- Hand therapy techniques used in physical and occupational therapy may relieve symptoms.
- Ultrasound therapy raises the temperature of the affected area, potentially reducing pain and promoting recovery.
- Applying topical anti-inflammatory medications as well as ultrasound may also be helpful.
- Laser therapy might improve symptoms according to limited evidence.
People should always check with their doctors before using any complementary or alternative treatment. Medical professionals do not recommend replacing conventional treatments with unproven therapies.
In addition to wearing splints and other comfort measures, prescription medications or injections are available.
Oral corticosteroid medication may decrease inflammation and swelling, which might help to reduce pressure on the median nerve. Corticosteroid medication is also available as an injection into the wrist. Injections seem to be more effective than oral corticosteroids for CTS.
No significant evidence supports the use of non-steroidal anti-inflammatory drugs (NSAIDs) to treat CTS.
Conventional treatments for CTS should take place under the guidance of a doctor.
For people who develop CTS during pregnancy, symptoms usually resolve 6 to 12 weeks after giving birth. Some specialists recommend putting a splint on the wrist while sleeping.
Sometimes, if severe compression is occurring on the median nerve, it may be causing nerve damage or muscle wasting that requires further treatment.
The treating doctor may recommend surgery if CTS is severe and if non-surgical treatments do not help. Surgical treatment of CTS does appear to have the best outcome. Studies have shown that 6 to 12 months after surgery, CTS improves more than it would with just a splint or some other non-surgical treatment.
CTS surgery involves cutting the ligament that presses on the median nerve. After surgery, the ligament slowly grows back, leaving more room for the nerve.
The two types of surgery available for CTS are:
- Open surgery: The surgeon makes a single incision over the palm side of the wrist. They will then make a cut through the ligament to release the pressure on the nerve.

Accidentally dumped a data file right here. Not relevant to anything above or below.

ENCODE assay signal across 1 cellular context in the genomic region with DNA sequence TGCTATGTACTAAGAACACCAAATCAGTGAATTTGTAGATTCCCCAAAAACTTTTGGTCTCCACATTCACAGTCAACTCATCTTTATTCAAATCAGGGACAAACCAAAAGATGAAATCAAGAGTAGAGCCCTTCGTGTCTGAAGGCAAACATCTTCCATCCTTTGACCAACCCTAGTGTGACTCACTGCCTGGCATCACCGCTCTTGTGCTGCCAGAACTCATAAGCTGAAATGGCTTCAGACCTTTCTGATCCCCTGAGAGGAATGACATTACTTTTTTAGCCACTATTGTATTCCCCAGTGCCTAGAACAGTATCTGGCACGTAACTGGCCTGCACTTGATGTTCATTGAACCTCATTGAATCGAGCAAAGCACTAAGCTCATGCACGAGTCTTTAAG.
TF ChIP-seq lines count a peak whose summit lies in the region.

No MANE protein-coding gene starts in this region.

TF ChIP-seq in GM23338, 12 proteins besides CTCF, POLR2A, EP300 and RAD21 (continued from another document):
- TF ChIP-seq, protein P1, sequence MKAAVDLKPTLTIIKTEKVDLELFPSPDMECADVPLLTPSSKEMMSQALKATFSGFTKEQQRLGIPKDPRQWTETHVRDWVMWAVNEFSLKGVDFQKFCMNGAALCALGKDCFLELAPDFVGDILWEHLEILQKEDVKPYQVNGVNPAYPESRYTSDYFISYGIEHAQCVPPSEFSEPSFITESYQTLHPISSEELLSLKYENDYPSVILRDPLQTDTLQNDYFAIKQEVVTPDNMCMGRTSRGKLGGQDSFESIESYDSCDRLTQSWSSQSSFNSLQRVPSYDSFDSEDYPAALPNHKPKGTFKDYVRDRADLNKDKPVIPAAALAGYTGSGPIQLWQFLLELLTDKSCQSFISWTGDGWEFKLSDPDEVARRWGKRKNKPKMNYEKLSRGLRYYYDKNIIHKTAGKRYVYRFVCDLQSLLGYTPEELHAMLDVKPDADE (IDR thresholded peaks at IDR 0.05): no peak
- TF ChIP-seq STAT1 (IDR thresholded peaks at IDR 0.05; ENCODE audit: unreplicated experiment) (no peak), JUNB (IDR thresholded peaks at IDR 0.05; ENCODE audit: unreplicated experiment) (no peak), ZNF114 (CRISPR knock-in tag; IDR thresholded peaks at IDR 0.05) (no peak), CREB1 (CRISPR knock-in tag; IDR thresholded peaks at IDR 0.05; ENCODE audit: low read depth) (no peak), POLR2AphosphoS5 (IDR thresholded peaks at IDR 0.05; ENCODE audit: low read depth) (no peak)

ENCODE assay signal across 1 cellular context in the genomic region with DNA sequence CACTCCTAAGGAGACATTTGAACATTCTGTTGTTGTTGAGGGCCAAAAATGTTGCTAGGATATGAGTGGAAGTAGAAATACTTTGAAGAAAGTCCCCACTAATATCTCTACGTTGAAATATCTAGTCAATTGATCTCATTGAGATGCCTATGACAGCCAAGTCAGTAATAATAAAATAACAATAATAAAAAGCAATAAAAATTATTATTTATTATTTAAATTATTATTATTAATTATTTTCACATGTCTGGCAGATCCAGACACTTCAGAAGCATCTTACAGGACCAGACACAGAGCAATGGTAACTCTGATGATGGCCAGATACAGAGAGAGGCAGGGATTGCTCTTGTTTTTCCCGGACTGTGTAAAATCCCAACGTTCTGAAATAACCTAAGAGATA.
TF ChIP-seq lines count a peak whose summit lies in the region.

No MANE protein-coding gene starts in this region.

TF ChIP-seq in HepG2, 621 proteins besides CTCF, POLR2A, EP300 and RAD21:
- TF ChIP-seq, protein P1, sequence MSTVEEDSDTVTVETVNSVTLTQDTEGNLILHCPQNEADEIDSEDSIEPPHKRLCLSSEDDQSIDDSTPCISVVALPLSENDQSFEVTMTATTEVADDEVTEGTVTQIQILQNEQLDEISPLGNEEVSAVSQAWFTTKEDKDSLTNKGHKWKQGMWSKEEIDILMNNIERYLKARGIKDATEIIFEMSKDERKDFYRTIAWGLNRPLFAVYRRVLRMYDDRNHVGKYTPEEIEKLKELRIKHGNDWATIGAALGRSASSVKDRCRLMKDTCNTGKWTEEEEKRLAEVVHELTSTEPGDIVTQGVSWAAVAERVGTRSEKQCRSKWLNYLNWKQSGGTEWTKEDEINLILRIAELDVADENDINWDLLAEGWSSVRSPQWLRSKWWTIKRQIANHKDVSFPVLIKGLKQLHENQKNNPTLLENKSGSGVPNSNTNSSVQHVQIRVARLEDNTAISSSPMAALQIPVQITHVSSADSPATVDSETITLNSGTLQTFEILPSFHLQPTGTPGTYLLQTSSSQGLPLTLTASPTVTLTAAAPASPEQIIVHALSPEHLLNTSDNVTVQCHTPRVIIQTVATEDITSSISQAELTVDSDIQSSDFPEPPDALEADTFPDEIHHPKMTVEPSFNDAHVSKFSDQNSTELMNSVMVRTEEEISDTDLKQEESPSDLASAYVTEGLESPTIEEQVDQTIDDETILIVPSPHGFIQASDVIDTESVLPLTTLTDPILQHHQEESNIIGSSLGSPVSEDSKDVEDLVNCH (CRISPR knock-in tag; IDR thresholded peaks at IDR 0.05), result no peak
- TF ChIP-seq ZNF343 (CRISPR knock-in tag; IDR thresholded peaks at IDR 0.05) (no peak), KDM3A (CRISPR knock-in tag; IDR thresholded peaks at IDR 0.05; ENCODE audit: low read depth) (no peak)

- Endoscopic surgery: The surgeon passes an endoscope, a small scope-like device with a tiny, attached camera, through small incisions in the wrist area to cut the ligament.
A person might feel less pain in the days or weeks following endoscopic surgery than a person who has just had open surgery. However, no long-term differences are noticeable between the two methods.
Avoid activities that might put a strain on the wrist after surgery until recovery is complete. Recovery may take a few weeks to several months.
Some people may need to change jobs or to adjust occupational duties to recover from CTS or after CTS surgery. With appropriate treatment, a return of CTS is rare, and most people recover completely.
While certain exercises, stretches, and certain lifestyle measures can help reduce pressure and strain on the wrist in mild or even moderate presentations, none of them are a proven replacement for medical treatment when considering carpal tunnel syndrome.
These measures, especially resting the hand, can certainly help following surgery in people with severe symptoms.
However, if persistent pain, numbness, and tingling occur on the palm side of the wrist, seek medical attention.
Can carpal tunnel syndrome ever lead to the loss of an arm?
Complications of carpal tunnel syndrome are uncommon but can include muscle weakness at the base of the thumb. No research exists to suggest that a person might experience the loss of an arm due to carpal tunnel syndrome.